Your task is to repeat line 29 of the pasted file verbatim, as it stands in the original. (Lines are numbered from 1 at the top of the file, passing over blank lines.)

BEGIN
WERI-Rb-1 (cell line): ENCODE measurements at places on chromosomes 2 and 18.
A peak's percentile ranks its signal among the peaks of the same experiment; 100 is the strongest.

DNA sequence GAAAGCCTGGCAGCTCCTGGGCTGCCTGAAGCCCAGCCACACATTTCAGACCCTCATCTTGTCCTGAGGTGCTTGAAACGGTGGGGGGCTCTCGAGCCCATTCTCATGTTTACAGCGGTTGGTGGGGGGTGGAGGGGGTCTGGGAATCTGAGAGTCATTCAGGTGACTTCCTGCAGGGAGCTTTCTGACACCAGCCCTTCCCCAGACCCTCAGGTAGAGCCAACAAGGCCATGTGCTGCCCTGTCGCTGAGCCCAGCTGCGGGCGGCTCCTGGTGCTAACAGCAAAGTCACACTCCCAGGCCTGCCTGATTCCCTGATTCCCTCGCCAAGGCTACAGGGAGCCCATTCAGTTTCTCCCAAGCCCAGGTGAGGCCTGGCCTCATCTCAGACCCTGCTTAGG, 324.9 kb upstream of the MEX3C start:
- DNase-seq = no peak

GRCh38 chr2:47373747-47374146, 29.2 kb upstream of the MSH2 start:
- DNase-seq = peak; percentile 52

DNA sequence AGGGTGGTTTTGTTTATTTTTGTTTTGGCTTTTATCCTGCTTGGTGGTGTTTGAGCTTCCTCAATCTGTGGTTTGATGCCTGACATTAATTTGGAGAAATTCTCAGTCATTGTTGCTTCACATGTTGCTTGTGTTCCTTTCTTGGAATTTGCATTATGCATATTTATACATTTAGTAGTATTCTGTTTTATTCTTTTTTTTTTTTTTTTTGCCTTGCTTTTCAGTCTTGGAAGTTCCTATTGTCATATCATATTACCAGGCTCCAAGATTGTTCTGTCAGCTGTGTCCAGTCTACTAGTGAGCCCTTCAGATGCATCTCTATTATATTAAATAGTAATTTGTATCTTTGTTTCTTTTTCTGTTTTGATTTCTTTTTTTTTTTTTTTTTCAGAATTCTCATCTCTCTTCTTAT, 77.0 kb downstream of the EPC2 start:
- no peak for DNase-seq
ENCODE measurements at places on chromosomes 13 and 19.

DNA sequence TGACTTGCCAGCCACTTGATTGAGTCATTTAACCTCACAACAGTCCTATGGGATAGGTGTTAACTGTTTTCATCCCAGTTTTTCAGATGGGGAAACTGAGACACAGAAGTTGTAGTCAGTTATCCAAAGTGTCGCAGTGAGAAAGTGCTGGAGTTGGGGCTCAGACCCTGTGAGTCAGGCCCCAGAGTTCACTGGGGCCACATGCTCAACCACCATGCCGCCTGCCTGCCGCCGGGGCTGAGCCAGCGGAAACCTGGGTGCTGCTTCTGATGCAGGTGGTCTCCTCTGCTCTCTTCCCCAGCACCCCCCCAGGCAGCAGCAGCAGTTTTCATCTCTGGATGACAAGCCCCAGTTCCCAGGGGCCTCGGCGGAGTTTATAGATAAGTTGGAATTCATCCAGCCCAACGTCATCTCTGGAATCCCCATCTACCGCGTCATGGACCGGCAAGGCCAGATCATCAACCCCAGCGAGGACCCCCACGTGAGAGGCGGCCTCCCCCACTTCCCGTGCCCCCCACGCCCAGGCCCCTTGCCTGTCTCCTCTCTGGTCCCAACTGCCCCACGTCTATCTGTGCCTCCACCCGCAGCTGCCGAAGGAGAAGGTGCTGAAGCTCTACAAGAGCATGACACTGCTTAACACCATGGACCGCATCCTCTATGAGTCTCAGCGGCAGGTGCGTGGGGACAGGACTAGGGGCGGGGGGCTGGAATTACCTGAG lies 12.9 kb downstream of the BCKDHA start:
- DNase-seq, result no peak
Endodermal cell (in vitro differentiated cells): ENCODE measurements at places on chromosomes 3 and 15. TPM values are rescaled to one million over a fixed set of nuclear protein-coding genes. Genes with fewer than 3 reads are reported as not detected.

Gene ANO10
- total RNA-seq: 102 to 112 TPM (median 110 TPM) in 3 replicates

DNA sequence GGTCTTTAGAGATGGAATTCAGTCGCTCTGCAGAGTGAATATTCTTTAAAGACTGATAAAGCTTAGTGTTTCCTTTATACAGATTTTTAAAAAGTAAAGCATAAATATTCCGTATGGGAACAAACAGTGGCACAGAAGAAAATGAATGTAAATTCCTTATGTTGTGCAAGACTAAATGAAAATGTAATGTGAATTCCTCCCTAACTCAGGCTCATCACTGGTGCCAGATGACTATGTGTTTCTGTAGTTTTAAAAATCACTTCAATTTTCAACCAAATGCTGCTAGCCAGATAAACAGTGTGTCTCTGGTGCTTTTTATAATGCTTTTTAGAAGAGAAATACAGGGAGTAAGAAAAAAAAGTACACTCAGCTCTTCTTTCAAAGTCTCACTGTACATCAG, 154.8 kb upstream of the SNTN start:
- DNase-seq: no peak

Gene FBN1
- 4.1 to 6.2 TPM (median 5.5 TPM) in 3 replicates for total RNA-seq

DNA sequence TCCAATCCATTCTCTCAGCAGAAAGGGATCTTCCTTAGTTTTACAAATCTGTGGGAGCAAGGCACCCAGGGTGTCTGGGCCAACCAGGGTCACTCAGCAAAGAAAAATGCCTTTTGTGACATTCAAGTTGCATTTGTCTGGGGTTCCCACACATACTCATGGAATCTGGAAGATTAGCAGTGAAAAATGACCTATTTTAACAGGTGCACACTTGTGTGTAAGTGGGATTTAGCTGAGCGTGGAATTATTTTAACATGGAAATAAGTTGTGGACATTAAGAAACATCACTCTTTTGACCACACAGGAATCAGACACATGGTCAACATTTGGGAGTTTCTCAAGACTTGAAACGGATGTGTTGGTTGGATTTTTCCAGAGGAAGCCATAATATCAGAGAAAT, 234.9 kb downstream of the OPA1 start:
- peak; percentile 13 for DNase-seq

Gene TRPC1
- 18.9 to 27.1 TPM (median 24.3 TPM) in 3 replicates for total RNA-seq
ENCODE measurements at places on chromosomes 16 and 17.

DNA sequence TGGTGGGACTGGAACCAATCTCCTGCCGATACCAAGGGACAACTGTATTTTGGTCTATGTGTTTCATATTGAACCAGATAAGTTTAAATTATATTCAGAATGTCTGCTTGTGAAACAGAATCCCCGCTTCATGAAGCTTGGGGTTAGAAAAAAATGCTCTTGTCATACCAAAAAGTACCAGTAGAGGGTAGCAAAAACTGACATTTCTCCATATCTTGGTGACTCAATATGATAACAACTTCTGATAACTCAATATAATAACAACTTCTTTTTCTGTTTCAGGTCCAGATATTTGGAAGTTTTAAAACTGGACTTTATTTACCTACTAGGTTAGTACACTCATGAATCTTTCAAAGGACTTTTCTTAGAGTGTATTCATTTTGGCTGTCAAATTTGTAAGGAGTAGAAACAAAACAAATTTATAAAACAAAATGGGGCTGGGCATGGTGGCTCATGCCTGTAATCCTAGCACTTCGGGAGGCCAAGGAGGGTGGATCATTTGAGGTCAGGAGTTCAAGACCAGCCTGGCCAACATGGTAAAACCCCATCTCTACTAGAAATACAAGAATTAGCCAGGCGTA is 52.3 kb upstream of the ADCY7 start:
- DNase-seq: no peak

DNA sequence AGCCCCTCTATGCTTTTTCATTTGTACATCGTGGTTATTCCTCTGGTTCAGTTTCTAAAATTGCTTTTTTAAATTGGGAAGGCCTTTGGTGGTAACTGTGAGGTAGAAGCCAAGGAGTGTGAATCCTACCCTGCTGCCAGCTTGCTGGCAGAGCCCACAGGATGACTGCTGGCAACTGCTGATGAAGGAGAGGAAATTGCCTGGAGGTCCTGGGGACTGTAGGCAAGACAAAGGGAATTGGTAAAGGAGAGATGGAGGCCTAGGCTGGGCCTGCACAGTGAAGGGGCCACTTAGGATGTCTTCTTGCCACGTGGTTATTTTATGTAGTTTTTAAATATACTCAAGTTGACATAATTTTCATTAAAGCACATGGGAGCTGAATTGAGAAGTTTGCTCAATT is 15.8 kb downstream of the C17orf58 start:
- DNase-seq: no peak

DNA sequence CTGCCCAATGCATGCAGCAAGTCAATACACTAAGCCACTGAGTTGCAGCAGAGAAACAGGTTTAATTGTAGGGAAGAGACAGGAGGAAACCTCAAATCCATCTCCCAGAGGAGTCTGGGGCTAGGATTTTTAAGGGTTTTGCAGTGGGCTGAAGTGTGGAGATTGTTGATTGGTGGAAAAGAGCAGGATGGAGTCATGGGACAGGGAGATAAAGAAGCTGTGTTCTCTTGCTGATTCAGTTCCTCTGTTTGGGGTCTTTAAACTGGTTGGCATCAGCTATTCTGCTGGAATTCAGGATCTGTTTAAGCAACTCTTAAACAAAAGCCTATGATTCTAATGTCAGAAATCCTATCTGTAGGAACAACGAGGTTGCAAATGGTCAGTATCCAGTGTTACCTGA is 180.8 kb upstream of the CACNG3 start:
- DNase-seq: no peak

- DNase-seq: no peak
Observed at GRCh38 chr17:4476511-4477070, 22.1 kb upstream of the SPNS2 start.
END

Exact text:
- DNase-seq: no peak